Abandoned Luten Arch Bridge – Summerville, Georgia - Atlas Obscura

Summerville, Georgia

Abandoned Luten Arch Bridge

Bypassed and forgotten, this double arch bridge is slowly being reclaimed by nature. 

Now hidden in the woods leading nowhere, this overgrown bridge was the original bridge over Little Armuchee Creek before the highway between Rome and Summerville, Georgia, became four lanes. They rerouted this section, abandoning this double arch bridge to become part of the woods—and a platform for trees.

The modern four-lane bridges that carry the everyday traffic of US 27/Hwy 1 is just barely visible in the distance from the old bridge, and very few motorists on the present-day routing have any idea of the historic site just a stone’s throw into the woods.

This bridge is in remarkable condition for having been abandoned since the late 1960s. As can be seen from the photos, it has numerous large trees and other vegetation growing on top of it, but the understructure seems to be fully intact and it should be there for quite a few years to come.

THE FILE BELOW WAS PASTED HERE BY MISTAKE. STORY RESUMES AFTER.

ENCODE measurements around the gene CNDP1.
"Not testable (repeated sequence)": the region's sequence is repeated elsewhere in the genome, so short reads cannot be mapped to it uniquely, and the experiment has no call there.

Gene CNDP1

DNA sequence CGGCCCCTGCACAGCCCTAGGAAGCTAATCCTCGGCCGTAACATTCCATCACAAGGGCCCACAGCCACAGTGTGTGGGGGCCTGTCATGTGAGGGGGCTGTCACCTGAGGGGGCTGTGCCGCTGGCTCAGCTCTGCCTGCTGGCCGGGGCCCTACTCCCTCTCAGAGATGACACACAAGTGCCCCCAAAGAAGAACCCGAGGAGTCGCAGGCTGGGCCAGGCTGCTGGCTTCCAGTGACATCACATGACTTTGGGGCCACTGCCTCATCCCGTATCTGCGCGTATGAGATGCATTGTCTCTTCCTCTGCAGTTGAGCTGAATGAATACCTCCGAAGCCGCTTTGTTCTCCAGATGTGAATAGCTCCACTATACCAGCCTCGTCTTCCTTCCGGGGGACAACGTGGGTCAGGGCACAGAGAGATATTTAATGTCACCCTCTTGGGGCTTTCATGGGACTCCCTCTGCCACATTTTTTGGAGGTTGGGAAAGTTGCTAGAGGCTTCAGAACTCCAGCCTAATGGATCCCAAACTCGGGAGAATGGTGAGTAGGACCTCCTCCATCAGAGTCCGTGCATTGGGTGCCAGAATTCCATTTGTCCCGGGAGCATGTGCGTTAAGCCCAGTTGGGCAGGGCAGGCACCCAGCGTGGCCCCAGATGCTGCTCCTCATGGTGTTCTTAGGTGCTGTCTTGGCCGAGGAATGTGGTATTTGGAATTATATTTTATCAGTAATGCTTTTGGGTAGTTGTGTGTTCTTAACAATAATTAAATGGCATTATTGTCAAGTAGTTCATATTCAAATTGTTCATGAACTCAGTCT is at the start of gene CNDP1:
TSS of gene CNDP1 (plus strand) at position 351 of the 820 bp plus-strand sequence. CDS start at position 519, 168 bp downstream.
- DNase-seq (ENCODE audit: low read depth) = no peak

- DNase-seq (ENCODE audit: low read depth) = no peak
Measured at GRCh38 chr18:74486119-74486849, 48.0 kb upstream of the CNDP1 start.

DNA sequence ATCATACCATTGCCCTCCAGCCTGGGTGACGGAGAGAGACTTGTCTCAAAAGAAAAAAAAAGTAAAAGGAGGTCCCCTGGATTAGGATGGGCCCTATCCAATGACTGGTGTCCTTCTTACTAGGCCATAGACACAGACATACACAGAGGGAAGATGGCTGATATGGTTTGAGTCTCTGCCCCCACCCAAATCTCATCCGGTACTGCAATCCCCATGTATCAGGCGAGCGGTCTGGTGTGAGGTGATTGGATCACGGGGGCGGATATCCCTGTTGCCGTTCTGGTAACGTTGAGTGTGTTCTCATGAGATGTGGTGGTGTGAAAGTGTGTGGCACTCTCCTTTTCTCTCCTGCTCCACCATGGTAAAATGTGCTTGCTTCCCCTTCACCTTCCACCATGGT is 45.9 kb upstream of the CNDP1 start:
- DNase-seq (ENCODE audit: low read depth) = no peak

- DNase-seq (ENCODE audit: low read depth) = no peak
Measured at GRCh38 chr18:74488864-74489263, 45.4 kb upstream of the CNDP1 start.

Although it has not been proven, the bridge has been attributed to the famed bridge designer Daniel B. Luten of Indianapolis. Luten designed and patterned the Luten Arch, of which this is almost certainly an example. Unfortunately, the data plaque that was in the center of the bridge was pried out and stolen long ago. 

A footnote to this story is that the north and south rubble-stone abutments of an even earlier (perhaps Civil War-era) abandoned bridge can be found just northwest of this bridge. All told, there are the remains of three successive abandoned bridges within about 100 feet of each other. 

Know Before You Go

This bridge crosses Little Armuchee Creek just inside the southern border of Chattooga County, Georgia off US 27 / Hwy 1. The bridge is most easily accessed via a pipeline trail that runs just to the east of the current routing of US 27. There is an abandoned house with a driveway just to the south of the creek that allows access to the pipeline trail.  A Jeep or other 4x4 vehicle is recommended. It is well hidden back in the woods but can occasionally be spotted from the northbound bridge of the current US 27. You can just barely see the old routing of old US 27 as it leads off into the woods. Be prepared for a short hike through a fairly dense and overgrown forest in order to access the bridge. At times, the area can be very muddy so bring mud boots.

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